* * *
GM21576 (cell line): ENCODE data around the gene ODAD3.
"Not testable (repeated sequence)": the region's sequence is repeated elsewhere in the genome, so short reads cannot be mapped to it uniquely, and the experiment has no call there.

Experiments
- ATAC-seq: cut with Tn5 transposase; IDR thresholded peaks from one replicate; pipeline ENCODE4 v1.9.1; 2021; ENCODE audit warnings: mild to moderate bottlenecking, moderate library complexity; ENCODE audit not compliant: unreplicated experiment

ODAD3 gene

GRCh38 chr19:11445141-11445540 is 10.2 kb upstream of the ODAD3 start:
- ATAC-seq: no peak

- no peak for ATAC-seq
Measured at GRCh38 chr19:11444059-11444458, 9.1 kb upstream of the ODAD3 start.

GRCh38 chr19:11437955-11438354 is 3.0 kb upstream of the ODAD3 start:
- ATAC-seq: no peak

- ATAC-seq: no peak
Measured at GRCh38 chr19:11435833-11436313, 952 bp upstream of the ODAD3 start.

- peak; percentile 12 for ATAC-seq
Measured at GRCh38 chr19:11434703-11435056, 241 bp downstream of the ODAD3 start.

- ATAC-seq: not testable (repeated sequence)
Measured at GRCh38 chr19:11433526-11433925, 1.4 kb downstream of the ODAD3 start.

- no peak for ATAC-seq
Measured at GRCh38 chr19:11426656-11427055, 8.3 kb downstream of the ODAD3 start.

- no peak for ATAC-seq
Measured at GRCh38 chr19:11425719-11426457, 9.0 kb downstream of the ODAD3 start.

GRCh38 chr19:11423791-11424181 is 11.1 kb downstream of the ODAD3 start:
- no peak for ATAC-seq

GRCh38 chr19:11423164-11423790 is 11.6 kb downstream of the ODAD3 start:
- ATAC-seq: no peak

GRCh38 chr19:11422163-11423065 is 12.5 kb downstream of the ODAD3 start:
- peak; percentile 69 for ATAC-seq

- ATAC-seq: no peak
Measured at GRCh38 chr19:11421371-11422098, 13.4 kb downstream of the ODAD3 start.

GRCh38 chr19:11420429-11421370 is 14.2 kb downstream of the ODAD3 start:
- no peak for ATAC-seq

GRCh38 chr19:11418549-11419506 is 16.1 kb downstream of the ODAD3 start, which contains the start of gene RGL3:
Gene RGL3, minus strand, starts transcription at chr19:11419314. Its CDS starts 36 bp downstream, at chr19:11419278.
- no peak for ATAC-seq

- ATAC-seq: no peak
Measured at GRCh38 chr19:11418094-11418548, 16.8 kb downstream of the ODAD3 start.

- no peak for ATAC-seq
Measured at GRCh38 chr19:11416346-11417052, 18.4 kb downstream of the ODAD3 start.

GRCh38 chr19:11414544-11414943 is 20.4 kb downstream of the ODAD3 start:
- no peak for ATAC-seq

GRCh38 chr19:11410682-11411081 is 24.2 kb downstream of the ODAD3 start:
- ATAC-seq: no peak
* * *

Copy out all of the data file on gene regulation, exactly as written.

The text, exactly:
GM21576 (cell line): ENCODE data around the gene ODAD3.
"Not testable (repeated sequence)": the region's sequence is repeated elsewhere in the genome, so short reads cannot be mapped to it uniquely, and the experiment has no call there.

Experiments
- ATAC-seq: cut with Tn5 transposase; IDR thresholded peaks from one replicate; pipeline ENCODE4 v1.9.1; 2021; ENCODE audit warnings: mild to moderate bottlenecking, moderate library complexity; ENCODE audit not compliant: unreplicated experiment

ODAD3 gene

GRCh38 chr19:11445141-11445540 is 10.2 kb upstream of the ODAD3 start:
- ATAC-seq: no peak

- no peak for ATAC-seq
Measured at GRCh38 chr19:11444059-11444458, 9.1 kb upstream of the ODAD3 start.

GRCh38 chr19:11437955-11438354 is 3.0 kb upstream of the ODAD3 start:
- ATAC-seq: no peak

- ATAC-seq: no peak
Measured at GRCh38 chr19:11435833-11436313, 952 bp upstream of the ODAD3 start.

- peak; percentile 12 for ATAC-seq
Measured at GRCh38 chr19:11434703-11435056, 241 bp downstream of the ODAD3 start.

- ATAC-seq: not testable (repeated sequence)
Measured at GRCh38 chr19:11433526-11433925, 1.4 kb downstream of the ODAD3 start.

- no peak for ATAC-seq
Measured at GRCh38 chr19:11426656-11427055, 8.3 kb downstream of the ODAD3 start.

- no peak for ATAC-seq
Measured at GRCh38 chr19:11425719-11426457, 9.0 kb downstream of the ODAD3 start.

GRCh38 chr19:11423791-11424181 is 11.1 kb downstream of the ODAD3 start:
- no peak for ATAC-seq

GRCh38 chr19:11423164-11423790 is 11.6 kb downstream of the ODAD3 start:
- ATAC-seq: no peak

GRCh38 chr19:11422163-11423065 is 12.5 kb downstream of the ODAD3 start:
- peak; percentile 69 for ATAC-seq

- ATAC-seq: no peak
Measured at GRCh38 chr19:11421371-11422098, 13.4 kb downstream of the ODAD3 start.

GRCh38 chr19:11420429-11421370 is 14.2 kb downstream of the ODAD3 start:
- no peak for ATAC-seq

GRCh38 chr19:11418549-11419506 is 16.1 kb downstream of the ODAD3 start, which contains the start of gene RGL3:
Gene RGL3, minus strand, starts transcription at chr19:11419314. Its CDS starts 36 bp downstream, at chr19:11419278.
- no peak for ATAC-seq

- ATAC-seq: no peak
Measured at GRCh38 chr19:11418094-11418548, 16.8 kb downstream of the ODAD3 start.

- no peak for ATAC-seq
Measured at GRCh38 chr19:11416346-11417052, 18.4 kb downstream of the ODAD3 start.

GRCh38 chr19:11414544-11414943 is 20.4 kb downstream of the ODAD3 start:
- no peak for ATAC-seq

GRCh38 chr19:11410682-11411081 is 24.2 kb downstream of the ODAD3 start:
- ATAC-seq: no peak